The colourful, high-fashion costuming certainly replicates the whimsical, surreal journey of Fellini’s ‘Juliet of the Spirits.
Iconic Italian director Federico Fellini’s 1965 film, Giulietta Degli Spiriti, or ‘Juliet Of The Spirits’, expresses the grandeur of its story through an expert couture style. Each dazzling costume featured in the movie was designed by the Oscar-winning designer Piero Gherardi. Throughout the film, spring-like, truly flowery costumes are seen, almost as a means to make women seem like a part of nature. To make them appear as pure and delicate as a flower, exaggerated colours and floral arrangements are used on the women in the film.
Giulietta Degli Spiriti through the lens of Fellini
Haute couture today also aims to enhance women’s beauty through elaborate designs. A similarity can be found, for instance, between ‘Juliet of the Spirits’ & Jeremy Scott’s Moschino’s Fall/Winter 2018 London Fashion Week show, focusing on florals. As the women became the bouquets, they were decorated in floral arrangements, again, as if to locate their beauty in nature.
The costumes in ‘Giulietta Degli Spiriti’ certainly tie into the dream-like quality of the film. These camp-like costumes make the story seem otherworldly and extraordinary, fitting the broader nature of the film well. As Juliet’s dreams, as well as her nightmares, come alive, the surrounding world seems to be a reflection of that.
Character ‘Suzy’, played by Sandra Milo, seems to be there with Juliet like an ethereal creature from her dream—one with a jazzy, luxurious dress sense. Her wild dreams and the spirits around her transform into the form of colourful acrobats, misty demons, and surrealist creatures in her home. A lot of the differentiation between Juliet and the spirits is seen through costume. As Juliet sports, the everyday wear of the 1960s, the grandeur of the spirits is seen through their bursts of colourful and distinctively different costuming.
The lavish use of materials in each character’s costume adds to the otherworldly effect that the film has. As previously mentioned, Juliet is seen in fairly casual, sometimes formal wear. Yet, the women around her have on flowing organza, 3D floral designs, and excessively avant-garde clothing, worn across all situations. This may represent Juliet’s desire for more in life, seen through the difference in her mild dress sense compared to those around her, seemingly free and greatly expressive.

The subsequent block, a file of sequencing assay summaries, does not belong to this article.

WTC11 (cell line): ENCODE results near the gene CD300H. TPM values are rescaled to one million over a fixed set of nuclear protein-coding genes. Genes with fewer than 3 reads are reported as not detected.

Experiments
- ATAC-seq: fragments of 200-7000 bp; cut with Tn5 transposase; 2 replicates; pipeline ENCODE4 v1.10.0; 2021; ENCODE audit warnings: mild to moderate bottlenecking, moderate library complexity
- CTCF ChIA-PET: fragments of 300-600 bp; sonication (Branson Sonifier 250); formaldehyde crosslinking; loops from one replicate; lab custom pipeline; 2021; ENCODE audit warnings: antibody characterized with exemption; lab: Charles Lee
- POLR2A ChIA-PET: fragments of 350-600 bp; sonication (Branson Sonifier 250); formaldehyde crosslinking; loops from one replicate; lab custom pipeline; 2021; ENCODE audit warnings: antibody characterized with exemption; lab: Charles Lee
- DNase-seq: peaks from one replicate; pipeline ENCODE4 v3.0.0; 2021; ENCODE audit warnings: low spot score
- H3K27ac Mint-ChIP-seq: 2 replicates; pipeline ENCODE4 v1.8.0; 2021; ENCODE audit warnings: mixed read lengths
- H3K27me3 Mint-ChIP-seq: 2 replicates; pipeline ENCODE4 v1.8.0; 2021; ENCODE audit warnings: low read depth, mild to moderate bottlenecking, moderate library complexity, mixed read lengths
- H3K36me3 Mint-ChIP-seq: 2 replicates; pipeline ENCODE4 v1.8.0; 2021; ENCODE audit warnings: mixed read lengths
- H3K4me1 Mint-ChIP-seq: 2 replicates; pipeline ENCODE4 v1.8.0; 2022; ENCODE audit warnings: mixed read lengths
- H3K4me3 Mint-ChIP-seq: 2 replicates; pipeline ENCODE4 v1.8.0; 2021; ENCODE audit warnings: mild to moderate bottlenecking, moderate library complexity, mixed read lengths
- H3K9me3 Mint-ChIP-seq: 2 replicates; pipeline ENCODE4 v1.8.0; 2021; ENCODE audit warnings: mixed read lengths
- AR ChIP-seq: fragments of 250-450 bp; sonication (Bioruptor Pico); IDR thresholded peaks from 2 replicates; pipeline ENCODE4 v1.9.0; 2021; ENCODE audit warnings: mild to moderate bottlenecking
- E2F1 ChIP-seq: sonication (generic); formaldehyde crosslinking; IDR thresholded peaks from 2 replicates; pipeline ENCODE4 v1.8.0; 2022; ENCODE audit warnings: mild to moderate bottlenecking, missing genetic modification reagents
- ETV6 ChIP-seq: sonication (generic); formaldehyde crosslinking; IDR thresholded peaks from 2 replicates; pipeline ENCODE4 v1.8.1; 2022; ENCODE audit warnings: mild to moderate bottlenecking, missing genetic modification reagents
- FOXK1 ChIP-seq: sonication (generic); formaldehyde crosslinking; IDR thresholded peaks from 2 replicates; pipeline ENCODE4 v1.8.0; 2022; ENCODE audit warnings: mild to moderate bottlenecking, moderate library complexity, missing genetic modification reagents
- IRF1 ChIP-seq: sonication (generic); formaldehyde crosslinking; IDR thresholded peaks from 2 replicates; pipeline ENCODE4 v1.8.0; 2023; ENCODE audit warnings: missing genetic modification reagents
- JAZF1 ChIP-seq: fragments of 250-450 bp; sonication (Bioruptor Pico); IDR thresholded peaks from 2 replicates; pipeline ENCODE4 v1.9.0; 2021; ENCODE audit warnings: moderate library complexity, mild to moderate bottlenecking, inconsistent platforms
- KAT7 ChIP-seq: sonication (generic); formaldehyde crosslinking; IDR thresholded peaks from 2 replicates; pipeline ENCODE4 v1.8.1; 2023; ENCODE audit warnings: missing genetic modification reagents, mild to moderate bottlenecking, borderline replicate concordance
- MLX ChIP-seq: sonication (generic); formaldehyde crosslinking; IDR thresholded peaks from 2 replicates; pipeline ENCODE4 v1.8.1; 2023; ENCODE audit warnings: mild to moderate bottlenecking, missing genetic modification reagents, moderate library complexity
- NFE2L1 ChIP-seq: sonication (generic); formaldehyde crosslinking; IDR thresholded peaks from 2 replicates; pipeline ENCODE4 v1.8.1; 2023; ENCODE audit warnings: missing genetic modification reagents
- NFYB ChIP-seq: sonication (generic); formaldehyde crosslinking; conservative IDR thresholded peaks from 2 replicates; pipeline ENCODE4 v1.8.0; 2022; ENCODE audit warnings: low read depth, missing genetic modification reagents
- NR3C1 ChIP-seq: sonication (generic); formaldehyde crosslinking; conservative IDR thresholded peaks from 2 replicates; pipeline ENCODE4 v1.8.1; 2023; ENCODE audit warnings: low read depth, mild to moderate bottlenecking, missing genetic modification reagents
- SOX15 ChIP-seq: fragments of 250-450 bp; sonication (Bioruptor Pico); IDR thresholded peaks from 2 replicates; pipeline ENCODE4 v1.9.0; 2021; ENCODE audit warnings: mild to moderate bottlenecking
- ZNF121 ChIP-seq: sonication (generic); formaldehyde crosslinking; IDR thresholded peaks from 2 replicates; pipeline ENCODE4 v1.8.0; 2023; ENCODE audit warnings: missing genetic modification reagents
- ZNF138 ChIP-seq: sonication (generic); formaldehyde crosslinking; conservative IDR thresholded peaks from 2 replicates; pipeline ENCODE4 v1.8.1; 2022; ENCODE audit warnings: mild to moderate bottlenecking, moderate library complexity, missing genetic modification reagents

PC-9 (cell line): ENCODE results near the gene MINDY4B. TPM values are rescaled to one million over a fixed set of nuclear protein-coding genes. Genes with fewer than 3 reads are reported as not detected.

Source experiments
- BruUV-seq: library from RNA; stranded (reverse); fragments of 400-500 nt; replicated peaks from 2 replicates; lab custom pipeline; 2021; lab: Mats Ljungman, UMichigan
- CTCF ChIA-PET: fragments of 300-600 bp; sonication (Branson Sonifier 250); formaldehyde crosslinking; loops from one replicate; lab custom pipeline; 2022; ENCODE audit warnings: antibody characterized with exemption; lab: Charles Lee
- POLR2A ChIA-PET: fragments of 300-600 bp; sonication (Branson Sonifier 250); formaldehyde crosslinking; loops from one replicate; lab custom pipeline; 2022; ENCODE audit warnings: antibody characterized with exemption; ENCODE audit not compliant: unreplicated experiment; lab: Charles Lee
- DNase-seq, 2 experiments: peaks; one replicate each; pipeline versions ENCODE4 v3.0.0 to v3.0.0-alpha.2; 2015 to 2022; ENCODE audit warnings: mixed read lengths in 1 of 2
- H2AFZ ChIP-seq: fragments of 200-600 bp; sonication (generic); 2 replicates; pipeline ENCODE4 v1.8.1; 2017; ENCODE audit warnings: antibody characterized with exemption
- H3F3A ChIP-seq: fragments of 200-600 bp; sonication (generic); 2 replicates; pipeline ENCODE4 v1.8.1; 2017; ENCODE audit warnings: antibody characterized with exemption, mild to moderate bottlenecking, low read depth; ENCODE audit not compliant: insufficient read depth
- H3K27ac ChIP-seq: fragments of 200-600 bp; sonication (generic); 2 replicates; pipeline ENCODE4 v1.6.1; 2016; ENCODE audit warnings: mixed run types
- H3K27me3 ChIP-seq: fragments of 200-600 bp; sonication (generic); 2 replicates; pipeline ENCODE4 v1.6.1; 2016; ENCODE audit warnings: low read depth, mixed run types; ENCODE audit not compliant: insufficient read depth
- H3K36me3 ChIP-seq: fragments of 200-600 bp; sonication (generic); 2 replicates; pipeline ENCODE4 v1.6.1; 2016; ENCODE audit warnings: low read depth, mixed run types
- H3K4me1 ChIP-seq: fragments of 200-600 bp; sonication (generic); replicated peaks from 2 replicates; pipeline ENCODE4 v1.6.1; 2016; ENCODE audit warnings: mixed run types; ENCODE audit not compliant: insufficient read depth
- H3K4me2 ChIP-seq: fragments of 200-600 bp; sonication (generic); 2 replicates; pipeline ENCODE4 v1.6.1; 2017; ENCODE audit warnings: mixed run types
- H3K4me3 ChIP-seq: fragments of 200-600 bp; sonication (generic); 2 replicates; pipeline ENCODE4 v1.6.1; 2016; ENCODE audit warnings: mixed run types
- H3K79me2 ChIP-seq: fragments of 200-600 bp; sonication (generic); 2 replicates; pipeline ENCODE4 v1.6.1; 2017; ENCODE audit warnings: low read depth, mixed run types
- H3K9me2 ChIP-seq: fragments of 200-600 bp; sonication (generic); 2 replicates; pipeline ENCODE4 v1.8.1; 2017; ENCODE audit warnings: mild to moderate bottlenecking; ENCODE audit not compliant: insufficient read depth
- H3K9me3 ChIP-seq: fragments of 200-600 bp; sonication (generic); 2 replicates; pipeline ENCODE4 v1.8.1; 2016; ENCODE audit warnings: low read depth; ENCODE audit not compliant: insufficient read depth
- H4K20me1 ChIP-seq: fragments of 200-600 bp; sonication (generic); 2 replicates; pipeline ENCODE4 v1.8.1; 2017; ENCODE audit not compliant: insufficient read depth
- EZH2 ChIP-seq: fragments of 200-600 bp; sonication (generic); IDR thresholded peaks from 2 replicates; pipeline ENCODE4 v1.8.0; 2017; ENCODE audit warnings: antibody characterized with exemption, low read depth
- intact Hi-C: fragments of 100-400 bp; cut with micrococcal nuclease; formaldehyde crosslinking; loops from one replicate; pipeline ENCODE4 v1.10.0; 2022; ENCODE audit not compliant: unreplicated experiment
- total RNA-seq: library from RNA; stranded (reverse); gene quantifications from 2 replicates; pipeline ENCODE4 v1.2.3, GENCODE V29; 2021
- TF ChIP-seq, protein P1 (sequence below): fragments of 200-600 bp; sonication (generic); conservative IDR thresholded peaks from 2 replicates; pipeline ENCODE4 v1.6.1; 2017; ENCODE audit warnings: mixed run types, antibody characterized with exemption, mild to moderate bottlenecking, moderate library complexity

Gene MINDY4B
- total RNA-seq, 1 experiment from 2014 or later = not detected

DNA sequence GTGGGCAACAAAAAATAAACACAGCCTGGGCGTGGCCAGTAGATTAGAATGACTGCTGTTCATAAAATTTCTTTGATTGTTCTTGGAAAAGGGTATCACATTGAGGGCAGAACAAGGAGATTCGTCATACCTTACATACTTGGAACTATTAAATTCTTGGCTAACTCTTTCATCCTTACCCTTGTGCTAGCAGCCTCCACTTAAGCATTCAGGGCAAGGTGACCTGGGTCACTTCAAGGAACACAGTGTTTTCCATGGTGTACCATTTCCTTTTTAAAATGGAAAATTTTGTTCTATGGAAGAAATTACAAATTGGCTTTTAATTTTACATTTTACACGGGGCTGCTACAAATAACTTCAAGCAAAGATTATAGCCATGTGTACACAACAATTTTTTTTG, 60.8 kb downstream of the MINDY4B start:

Something to note is that this film is focused on women, foregrounded through the costume design. The men featured are simply dressed in suits and everyday wear, as though they belong to the “real world”. This amplifies the significance, power, and dreaminess of the women in the film, even placing them above the men.
As costume designs help us see into a character, in ‘Juliet of the Spirits’, it helps us see the plot as well. When Juliet suspects that her husband is unfaithful, the grandeur of the women who support her through this ordeal can be defined by their overpowering attire.
When Juliet walks into Suzy’s house party, she dons a simple pleated red dress and cape, whereas those around her are dressed immaculately in different scantily-clad gowns, large feathers, and colourful wigs. Stepping into their world, Juliet may be seeing what she wishes she was brave enough to be.
The description for the trailer of the film states, “she [Julier] plays the title role of a repressed bourgeois housewife, liberated by a pervasive and sensual spirit world.” This shows how Juliet’s husband’s restricted dress sense represents her feeling oppressed by her husband’s supposed infidelity. Communicated is the thought that by staying with him, she is stooping down to his ill-mannered level.
Yet the costumes around her signify her grand imagination in the scheme of things, as well as her longing for more. As the women around her already have romantic and sexual freedom, Juliet is tied down to one who is unloyal. Again, her modest, repetitive dress sense symbolises her boring housewife life. Whereas the spirits and women around her are free, creatively expressing themselves, bursting with life and colour in their changing costumes.
The costume design of ‘Juliet Of The Spirits’ by Gherardi is, in my eyes, simply ingenious. Not only giving us insight into a character through their costume, we are also given a window into the themes of the film. Through the adroit, couture-like costume design, we find a snapshot into the dreamy world of ‘Juliet Of The Spirits’.